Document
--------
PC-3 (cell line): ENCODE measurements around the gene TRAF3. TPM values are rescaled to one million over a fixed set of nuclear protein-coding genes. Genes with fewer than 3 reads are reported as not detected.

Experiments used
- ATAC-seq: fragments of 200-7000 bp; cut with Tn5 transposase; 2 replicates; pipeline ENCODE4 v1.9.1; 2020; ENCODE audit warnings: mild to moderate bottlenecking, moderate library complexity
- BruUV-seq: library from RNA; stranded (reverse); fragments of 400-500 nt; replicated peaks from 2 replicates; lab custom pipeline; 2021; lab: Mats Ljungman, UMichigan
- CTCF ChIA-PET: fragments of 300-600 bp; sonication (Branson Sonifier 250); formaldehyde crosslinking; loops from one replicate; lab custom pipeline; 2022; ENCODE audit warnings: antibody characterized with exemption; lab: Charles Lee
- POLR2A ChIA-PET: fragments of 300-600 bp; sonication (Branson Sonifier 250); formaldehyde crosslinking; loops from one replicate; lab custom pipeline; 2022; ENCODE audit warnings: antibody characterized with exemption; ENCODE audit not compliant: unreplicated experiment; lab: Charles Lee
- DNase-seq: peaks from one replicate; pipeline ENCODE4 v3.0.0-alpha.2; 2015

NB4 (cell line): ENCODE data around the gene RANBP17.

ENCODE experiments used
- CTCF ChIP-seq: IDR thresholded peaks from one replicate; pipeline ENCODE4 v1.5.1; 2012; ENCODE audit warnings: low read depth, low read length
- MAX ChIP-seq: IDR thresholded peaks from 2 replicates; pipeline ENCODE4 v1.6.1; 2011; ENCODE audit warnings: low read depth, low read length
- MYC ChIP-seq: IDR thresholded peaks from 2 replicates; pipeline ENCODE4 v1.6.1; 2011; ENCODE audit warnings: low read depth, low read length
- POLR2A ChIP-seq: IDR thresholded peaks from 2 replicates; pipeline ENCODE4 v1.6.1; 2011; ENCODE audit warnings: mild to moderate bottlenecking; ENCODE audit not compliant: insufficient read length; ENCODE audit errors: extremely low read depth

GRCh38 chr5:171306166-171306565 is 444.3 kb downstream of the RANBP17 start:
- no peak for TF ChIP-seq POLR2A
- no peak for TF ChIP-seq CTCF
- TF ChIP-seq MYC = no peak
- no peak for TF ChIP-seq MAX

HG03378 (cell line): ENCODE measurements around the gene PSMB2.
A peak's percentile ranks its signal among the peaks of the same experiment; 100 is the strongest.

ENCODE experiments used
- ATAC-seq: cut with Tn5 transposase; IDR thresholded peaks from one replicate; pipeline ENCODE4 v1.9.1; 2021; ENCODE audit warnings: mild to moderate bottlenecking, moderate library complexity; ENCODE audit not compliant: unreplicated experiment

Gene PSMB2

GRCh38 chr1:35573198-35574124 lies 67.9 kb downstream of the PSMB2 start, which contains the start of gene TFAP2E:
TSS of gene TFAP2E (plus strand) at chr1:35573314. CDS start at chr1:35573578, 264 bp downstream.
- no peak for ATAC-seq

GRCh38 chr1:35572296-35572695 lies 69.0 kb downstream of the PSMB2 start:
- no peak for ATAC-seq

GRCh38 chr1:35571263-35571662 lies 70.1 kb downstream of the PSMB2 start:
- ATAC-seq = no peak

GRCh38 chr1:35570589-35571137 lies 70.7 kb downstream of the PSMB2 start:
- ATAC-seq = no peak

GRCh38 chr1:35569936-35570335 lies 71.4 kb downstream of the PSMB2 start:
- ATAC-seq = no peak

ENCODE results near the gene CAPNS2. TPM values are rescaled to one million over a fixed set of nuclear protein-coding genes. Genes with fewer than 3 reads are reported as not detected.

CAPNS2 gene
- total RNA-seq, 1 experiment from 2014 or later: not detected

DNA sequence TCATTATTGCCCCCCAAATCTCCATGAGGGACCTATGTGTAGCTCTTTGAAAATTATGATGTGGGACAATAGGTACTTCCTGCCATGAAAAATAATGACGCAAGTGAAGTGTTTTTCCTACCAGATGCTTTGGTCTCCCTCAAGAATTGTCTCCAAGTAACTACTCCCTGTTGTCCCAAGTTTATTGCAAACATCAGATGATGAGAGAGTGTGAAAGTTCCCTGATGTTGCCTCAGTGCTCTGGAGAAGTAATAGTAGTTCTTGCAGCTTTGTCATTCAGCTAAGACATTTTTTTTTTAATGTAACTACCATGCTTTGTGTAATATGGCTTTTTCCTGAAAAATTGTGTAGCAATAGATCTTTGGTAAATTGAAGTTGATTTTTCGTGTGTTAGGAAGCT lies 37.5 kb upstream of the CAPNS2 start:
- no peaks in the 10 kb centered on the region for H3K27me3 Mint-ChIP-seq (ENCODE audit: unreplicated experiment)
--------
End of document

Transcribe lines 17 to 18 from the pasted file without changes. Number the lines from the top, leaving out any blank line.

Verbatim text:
- TF ChIP-seq MYC = no peak
- no peak for TF ChIP-seq MAX